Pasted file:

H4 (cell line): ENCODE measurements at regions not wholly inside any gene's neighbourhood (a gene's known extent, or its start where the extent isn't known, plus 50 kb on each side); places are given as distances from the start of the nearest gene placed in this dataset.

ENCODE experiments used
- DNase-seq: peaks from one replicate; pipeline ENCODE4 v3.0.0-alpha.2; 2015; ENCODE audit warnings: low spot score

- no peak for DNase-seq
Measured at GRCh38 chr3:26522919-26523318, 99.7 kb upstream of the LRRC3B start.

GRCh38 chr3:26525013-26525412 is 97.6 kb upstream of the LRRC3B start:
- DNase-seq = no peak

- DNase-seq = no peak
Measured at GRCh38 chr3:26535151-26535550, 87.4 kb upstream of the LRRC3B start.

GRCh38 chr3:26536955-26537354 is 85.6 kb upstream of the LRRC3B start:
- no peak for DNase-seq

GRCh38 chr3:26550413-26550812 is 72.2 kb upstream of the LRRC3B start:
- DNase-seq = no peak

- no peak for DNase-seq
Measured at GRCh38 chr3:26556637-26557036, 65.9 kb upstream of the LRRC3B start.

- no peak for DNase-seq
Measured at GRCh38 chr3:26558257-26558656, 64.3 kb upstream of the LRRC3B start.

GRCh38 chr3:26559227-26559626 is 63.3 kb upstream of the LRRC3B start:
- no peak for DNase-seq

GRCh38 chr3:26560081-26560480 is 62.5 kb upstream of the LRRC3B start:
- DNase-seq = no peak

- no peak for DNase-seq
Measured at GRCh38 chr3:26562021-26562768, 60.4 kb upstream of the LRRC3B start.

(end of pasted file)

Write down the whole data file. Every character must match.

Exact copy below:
H4 (cell line): ENCODE measurements at regions not wholly inside any gene's neighbourhood (a gene's known extent, or its start where the extent isn't known, plus 50 kb on each side); places are given as distances from the start of the nearest gene placed in this dataset.

ENCODE experiments used
- DNase-seq: peaks from one replicate; pipeline ENCODE4 v3.0.0-alpha.2; 2015; ENCODE audit warnings: low spot score

- no peak for DNase-seq
Measured at GRCh38 chr3:26522919-26523318, 99.7 kb upstream of the LRRC3B start.

GRCh38 chr3:26525013-26525412 is 97.6 kb upstream of the LRRC3B start:
- DNase-seq = no peak

- DNase-seq = no peak
Measured at GRCh38 chr3:26535151-26535550, 87.4 kb upstream of the LRRC3B start.

GRCh38 chr3:26536955-26537354 is 85.6 kb upstream of the LRRC3B start:
- no peak for DNase-seq

GRCh38 chr3:26550413-26550812 is 72.2 kb upstream of the LRRC3B start:
- DNase-seq = no peak

- no peak for DNase-seq
Measured at GRCh38 chr3:26556637-26557036, 65.9 kb upstream of the LRRC3B start.

- no peak for DNase-seq
Measured at GRCh38 chr3:26558257-26558656, 64.3 kb upstream of the LRRC3B start.

GRCh38 chr3:26559227-26559626 is 63.3 kb upstream of the LRRC3B start:
- no peak for DNase-seq

GRCh38 chr3:26560081-26560480 is 62.5 kb upstream of the LRRC3B start:
- DNase-seq = no peak

- no peak for DNase-seq
Measured at GRCh38 chr3:26562021-26562768, 60.4 kb upstream of the LRRC3B start.